BUFFALO, N.Y. (WIVB) – The number of people illegally crossing the northern border with Canada is on the rise, and U.S. Customs and Border Patrol is putting out a warning urging people not to cross illegally, especially with the harsh winter weather on the way.
News 4 got exclusive access into Border Patrol’s operations to see how they’re preparing and to see the technology agents are using to crack down on smuggling as well as how they’re patrolling the border.
Just this week, four people were caught illegally trying to cross in dangerous conditions.
“Our cameras did an excellent job detecting it, they guided our agents in with our technology that we are using and they were able to apprehend both subjects, but both subjects were wet from their waist down after crossing the river and it was a cold night,” Brady Waikel, the patrol agent-in-charge of the Niagara Falls Border Patrol Station, said. “What we’re starting to see is the water temps are dropping the last few days they’ve been below 40 degrees.”
CBP said they detected two men from Mexico on rafts illegally crossing into the U.S. Tuesday morning on the Lower Niagara River.
Then, just two days later, another man from Mexico and one from India were arrested for illegally crossing in the same area amid frigid temperatures.
“This is extremely dangerous with the cold weather, the cold water,” Waikel said. “It also highlights the callousness of the smugglers, so in that event there wasn’t a smuggler guiding them, it was someone simply brought them to the river in the early morning in the dark, gave them an inflatable raft and said go that way and good luck.”
CBP reports they processed 90 land border encounters in the Buffalo sector last year, and 286 this year. CBP’s Buffalo Sector goes from Erie, Pennsylvania to Wellesley Island, New York. At Border Patrol headquarters in Grand Island, agents took us inside their International Border Communications Center — showing us the high-tech cameras they have watching the border around the clock.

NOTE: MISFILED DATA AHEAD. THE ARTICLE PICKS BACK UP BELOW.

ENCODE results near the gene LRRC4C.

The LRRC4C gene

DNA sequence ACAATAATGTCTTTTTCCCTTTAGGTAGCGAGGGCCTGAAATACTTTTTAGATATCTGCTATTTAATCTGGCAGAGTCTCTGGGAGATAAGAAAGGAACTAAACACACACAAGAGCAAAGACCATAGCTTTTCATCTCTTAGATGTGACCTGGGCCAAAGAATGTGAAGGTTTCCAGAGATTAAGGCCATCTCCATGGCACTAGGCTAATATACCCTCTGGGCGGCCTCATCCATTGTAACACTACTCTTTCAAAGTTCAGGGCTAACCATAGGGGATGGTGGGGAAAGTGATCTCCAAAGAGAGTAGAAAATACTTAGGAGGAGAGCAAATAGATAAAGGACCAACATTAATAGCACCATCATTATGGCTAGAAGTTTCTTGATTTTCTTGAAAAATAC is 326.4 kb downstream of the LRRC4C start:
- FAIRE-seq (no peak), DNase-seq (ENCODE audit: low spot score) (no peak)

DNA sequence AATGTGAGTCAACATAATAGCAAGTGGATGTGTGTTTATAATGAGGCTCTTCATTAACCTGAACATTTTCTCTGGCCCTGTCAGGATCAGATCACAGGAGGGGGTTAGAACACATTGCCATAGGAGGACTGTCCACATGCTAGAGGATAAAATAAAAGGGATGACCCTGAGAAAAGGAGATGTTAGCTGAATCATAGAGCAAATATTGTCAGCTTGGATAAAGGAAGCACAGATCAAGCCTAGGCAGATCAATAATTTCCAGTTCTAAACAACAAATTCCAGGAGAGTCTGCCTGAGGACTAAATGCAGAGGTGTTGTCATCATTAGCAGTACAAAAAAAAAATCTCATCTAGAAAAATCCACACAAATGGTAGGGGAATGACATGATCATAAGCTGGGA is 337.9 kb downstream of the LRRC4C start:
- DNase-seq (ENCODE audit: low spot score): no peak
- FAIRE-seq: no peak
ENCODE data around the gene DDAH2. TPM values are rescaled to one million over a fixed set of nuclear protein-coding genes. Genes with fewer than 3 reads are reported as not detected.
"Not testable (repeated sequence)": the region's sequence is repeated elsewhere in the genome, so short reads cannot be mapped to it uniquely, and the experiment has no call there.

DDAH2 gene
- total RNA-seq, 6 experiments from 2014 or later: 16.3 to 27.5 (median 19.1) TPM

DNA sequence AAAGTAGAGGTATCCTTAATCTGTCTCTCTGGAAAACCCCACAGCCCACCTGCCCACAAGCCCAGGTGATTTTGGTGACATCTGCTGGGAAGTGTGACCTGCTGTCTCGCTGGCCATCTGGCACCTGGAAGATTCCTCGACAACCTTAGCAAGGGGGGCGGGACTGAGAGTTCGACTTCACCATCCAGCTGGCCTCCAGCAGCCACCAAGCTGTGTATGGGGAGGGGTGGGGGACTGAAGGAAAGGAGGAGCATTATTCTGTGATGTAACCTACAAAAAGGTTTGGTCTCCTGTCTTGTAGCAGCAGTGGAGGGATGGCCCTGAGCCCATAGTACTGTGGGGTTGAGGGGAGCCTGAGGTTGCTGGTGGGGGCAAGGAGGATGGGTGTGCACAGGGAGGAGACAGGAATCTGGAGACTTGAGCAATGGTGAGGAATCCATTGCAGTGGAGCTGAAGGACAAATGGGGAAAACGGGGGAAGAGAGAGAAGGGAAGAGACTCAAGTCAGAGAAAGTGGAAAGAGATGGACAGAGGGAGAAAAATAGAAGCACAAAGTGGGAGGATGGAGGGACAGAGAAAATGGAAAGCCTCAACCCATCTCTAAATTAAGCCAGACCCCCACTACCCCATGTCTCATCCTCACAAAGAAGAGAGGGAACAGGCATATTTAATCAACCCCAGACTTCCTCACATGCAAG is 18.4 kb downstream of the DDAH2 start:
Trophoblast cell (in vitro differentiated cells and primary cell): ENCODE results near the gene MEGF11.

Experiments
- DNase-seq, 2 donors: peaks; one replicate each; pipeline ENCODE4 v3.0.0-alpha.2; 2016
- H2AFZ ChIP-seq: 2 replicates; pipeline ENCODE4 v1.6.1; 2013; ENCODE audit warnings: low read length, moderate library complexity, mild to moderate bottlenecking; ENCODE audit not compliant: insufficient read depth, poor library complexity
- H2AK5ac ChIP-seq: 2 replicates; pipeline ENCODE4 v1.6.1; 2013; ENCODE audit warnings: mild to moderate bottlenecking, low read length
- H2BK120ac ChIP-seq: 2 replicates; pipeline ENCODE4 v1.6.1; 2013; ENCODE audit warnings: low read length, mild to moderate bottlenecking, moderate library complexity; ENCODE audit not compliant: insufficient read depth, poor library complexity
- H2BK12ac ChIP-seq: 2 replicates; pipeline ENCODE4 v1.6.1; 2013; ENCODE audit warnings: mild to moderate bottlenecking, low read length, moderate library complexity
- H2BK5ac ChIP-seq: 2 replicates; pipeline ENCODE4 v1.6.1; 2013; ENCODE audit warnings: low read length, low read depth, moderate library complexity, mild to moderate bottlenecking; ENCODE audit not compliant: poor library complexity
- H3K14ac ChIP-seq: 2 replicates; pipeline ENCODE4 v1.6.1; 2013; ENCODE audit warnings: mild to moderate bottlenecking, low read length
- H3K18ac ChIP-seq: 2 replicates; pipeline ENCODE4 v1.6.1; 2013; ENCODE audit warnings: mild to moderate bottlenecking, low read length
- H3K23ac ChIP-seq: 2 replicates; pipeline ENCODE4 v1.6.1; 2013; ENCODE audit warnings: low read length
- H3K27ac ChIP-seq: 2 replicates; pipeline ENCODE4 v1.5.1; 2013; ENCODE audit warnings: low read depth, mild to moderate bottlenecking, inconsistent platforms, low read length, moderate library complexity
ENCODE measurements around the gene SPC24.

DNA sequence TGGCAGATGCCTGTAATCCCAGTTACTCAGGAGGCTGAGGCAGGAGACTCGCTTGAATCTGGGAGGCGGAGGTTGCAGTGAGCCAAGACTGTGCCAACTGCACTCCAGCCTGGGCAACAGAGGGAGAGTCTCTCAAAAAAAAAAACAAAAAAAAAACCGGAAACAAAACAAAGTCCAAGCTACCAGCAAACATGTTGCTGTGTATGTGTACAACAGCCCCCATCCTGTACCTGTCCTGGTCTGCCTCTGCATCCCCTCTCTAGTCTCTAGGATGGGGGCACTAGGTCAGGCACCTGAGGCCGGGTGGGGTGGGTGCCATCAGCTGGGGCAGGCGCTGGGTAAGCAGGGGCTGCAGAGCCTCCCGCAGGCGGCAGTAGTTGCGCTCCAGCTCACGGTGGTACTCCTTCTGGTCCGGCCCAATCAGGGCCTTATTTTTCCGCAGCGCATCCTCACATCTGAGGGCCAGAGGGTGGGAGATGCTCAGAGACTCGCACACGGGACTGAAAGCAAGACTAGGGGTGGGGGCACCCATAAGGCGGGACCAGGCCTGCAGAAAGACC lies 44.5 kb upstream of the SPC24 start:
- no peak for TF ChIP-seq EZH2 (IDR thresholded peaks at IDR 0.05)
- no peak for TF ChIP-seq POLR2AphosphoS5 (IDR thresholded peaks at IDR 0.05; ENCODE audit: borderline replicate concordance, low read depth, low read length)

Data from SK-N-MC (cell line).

Customs and Border Protection has 13 tower cameras strategically placed along the U.S. part of the border with Canada. Each tower has four cameras, with radar, night vision, and cameras that track body temperature.
Much of their focus here is on commercial train crossings on the International Railway Bridge over I-190. Right now, there is a large X-ray machine that Customs and Border Protection uses to see if there’s anything suspicious when trains cross. Customs is also in the process of installing a more sophisticated non-intrusive inspection X-ray here to crackdown on smuggling.
With the harsh winter approaching, Border Patrol has the tools to adjust, with ATVs and snowmobiles to patrol and check out blind spots as well as drones to put an eye in the sky. But, federal agents admit there are challenges when major snowstorms hit.
“We will often help the locals and the state agencies as well with just public safety getting the people that are stranded in vehicles that are stranded in homes, we do that quite frequently, but we do still have the border enforcement mission, so we still have to manage the border,” Waikel said.
Even if someone is able to illegally cross successfully, that’s not the end of the story.
“Once someone crosses the border whether it be here or on the Southern Border if they happen to get through without being detected it’s not the end of the story there are additional layers of enforcement that can find them and bring forth a law enforcement resolution,” Waikel said.
There have even been times in which people have illegally crossed Lake Erie and the Niagara River after they froze.
“The only thing that hinders us in our floats is actual icing of the water, we can float up until the water is unsafe to be on it,” Waikel said.
If you see anything suspicious along the border, you can call the CBP Tipline: 1-800-331-0353.
Jeff Preval is an award-winning anchor and reporter who joined the News 4 team in December 2021. See more of his work here.